“This provides even more evidence that the Rev. Scott Lively and associates brazenly re-write history,” said Glaser. “What’s noteworthy here is the extent to which they will go” to defame us. Here is some of what Bryan Fischer had to say:

  • “…the Nazi Party began in a gay bar in Munich, and Ernst Roehm, Hitler’s right hand in the early days of Nazism, was well-known for his taste in young boys. William Shirer says in his definitive “Rise and Fall of the Third Reich,” not only that Roehm was “important in the rise of Hitler,” but also “like so many of the early Nazis, (he was) a homosexual.”
  • “Hitler’s Brown Shirts, the dreaded SA, better known as “Storm Troopers,” were the creation of another homosexual, Gerhard Rossbach, and Storm Troopers were almost exclusively homosexual. They also, sadly, comprised most of the leadership of the Hitler Youth, resulting in frequent instances of sexual molestation.
  • The Brown Shirts were Hitler’s enforcers. According to Nazi historian Louis Snyder, Roehm recruited homosexuals into the SA because Roehm felt Germany needed “a proud and arrogant lot who could brawl, carouse, smash windows, kill and slaughter for the hell of it. Straights, in (Roehm’s) eyes, were not as adept in such behavior as practicing homosexuals.”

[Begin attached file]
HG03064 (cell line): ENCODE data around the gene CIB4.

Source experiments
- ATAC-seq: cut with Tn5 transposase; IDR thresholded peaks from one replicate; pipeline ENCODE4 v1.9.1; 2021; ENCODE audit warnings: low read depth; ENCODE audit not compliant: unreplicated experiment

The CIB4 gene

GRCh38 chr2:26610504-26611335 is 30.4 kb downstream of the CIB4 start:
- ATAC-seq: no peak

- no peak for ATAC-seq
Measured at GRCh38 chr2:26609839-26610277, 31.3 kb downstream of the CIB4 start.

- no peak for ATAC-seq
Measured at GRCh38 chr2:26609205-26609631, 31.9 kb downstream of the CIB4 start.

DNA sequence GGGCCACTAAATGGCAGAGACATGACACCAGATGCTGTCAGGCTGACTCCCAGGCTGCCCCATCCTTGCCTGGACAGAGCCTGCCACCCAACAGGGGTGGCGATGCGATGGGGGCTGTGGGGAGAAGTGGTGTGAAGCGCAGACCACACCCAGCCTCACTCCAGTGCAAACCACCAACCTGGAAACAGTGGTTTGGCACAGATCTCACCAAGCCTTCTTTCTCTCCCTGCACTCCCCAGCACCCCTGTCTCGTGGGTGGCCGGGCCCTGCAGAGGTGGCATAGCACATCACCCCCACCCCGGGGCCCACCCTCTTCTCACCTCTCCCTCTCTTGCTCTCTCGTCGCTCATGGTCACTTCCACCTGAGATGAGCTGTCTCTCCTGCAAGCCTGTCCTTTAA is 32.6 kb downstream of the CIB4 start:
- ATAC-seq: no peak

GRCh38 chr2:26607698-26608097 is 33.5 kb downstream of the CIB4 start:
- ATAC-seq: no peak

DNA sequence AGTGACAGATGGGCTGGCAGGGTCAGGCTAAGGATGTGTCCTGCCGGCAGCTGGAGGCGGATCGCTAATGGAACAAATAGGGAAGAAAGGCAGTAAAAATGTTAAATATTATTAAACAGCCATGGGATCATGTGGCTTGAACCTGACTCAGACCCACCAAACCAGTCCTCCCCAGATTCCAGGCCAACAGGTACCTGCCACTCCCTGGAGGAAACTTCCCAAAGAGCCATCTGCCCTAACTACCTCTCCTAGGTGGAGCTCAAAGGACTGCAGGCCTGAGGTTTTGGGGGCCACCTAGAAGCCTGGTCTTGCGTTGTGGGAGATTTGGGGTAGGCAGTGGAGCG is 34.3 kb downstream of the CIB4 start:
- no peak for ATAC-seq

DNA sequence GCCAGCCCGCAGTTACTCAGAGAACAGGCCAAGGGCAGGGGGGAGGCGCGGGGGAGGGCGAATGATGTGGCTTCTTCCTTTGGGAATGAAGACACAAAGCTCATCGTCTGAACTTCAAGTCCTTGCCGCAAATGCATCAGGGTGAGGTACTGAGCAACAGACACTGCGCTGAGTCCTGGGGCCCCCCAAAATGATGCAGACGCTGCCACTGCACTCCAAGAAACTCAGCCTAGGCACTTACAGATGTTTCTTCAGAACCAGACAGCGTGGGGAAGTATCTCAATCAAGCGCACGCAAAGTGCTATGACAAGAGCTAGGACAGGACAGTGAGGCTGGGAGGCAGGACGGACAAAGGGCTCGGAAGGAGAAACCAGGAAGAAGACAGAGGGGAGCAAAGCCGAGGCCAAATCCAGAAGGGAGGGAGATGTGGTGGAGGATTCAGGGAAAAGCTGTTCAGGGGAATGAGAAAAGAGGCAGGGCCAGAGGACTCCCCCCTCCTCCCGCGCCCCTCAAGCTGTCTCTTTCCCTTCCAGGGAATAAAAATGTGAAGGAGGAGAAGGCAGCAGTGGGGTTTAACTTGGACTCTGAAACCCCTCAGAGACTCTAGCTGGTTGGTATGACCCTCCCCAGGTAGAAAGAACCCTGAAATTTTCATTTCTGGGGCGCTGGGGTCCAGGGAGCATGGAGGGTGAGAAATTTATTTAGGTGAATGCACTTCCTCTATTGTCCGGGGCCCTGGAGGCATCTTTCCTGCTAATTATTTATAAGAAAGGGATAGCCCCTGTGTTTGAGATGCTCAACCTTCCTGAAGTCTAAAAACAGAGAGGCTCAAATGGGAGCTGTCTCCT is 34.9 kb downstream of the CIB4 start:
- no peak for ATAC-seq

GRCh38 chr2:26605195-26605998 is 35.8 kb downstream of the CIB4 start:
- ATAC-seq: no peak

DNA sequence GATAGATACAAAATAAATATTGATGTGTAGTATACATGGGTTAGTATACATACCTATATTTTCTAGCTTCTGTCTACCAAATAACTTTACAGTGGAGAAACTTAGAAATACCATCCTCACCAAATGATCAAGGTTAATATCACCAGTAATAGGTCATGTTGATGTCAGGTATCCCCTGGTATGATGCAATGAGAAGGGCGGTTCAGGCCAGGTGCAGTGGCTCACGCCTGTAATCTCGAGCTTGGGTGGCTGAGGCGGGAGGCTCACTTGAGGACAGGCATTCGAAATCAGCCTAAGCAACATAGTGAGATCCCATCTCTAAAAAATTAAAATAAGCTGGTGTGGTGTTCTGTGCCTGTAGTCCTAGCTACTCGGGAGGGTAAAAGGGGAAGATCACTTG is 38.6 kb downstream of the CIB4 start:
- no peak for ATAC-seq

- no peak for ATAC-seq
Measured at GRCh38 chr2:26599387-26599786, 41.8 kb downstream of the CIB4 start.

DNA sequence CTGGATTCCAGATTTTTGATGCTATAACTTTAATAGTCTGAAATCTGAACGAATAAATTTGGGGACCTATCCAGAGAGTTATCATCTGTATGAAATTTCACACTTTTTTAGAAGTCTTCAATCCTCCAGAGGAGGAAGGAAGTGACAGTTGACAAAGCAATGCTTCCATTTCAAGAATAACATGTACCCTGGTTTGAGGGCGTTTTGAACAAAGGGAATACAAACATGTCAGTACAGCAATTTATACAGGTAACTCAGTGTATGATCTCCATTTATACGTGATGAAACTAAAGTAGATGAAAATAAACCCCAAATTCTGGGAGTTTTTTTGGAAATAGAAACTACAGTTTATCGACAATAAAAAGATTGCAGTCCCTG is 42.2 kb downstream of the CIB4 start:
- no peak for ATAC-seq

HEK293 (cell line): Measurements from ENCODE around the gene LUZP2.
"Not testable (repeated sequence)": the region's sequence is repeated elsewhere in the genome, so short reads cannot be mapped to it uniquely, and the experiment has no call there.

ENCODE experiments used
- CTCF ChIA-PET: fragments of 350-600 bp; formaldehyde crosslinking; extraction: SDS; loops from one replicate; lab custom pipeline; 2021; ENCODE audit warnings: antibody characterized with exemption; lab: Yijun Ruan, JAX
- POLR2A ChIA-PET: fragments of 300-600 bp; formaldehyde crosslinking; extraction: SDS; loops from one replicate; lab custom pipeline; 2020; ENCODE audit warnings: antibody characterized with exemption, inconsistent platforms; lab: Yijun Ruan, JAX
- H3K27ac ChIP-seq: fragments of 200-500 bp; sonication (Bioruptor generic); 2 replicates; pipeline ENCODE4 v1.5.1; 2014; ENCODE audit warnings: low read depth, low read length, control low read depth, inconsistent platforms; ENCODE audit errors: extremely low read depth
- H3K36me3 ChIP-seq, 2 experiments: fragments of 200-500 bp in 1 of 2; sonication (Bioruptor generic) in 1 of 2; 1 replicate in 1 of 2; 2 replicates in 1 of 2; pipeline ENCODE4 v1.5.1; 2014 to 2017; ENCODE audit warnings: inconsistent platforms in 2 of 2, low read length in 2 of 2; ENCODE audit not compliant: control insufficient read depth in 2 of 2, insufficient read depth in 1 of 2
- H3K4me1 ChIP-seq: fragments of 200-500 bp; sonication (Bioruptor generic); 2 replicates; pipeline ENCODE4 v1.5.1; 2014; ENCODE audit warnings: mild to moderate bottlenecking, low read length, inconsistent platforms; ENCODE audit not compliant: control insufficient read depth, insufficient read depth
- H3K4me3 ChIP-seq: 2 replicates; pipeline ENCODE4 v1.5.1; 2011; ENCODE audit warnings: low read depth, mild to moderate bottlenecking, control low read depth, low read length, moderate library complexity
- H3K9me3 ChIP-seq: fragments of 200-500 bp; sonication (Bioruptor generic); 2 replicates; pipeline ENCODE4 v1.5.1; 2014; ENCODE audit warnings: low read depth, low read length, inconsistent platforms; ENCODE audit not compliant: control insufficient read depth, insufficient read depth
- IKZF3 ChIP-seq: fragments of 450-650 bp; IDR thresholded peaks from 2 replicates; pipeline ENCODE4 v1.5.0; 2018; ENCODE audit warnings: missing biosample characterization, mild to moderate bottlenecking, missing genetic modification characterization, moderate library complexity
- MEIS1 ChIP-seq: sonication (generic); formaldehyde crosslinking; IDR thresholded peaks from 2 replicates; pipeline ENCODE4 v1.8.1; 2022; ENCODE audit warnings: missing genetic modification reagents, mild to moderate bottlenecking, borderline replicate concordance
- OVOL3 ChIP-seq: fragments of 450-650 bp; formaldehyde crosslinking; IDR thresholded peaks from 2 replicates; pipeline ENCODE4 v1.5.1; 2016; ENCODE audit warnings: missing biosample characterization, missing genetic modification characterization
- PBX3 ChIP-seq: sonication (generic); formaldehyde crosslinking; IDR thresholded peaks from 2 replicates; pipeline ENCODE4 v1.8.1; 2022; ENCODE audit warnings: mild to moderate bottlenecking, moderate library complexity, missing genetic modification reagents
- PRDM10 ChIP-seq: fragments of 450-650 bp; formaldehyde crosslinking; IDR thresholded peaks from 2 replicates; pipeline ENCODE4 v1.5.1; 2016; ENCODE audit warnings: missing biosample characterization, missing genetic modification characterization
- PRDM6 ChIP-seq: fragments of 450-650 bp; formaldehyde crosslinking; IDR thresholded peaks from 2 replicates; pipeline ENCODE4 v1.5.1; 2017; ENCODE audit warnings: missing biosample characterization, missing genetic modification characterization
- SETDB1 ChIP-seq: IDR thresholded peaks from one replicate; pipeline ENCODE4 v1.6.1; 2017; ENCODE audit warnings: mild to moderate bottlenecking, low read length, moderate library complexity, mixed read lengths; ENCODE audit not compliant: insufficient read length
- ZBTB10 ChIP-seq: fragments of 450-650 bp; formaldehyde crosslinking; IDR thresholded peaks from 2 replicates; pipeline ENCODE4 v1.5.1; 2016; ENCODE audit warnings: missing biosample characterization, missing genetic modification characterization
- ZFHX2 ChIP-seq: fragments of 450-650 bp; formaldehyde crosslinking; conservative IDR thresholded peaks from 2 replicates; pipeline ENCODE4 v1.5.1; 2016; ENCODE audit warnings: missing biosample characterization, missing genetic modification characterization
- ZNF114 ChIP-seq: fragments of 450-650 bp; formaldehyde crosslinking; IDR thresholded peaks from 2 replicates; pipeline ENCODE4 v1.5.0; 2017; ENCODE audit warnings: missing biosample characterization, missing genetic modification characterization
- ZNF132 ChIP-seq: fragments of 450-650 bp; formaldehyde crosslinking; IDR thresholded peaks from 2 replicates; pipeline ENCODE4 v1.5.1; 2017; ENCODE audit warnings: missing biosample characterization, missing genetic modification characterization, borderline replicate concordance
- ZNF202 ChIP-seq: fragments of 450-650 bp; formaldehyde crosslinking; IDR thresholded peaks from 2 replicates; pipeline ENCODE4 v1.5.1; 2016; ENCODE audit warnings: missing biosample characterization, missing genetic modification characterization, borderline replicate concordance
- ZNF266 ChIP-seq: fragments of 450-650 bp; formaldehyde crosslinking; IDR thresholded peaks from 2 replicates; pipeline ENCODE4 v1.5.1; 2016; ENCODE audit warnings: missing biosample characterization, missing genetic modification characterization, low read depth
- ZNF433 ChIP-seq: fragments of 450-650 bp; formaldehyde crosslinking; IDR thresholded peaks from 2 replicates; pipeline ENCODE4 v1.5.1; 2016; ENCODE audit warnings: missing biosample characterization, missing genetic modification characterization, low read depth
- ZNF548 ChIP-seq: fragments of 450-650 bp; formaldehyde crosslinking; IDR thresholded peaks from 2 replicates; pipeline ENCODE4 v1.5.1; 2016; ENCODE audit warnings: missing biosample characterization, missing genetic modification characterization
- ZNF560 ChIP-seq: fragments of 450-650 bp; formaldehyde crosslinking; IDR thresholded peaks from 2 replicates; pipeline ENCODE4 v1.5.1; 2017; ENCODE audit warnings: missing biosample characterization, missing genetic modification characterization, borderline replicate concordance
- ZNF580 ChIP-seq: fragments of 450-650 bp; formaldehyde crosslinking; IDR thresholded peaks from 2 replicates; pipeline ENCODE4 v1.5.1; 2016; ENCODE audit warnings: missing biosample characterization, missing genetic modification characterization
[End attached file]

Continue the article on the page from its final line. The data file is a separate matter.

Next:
• “Most of Hitler’s closest aides were homosexuals or sexual deviants. This circle included not only Roehm but also the Hitler Youth leader, the Minister of Justice, the Minister of Economics, Hermann Goering (who may not have been homosexual but who liked to dress in drag, paint his nails and put rouge on his cheeks), his personal attorney and his bodyguards. Hitler himself likely functioned as a male prostitute in the days of his youth in Vienna”.
  • “Heinrich Himmler, second in power only to Hitler, was publicly opposed to homosexuality but may have been a closet homosexual himself, and served Roehm faithfully and loyally until Roehm fell out of Hitler’s favor. Himmler was deeply immersed in the occult, as was Hitler, which led them ultimately to replace every Christian holiday on the German calendar with a pagan counterpart”.
  • “There of course is no question that the Nazis rounded up effeminate homosexuals and a great many of them died in slave labor camps as a result of mistreatment and disease. Historians estimate that less than one percent of Europe’s homosexual community died at the hands of the Nazis. While even one such death is too many, this pales in comparison to the 85% of Europe’s Jews who, unlike homosexuals, were sent to gas chambers”.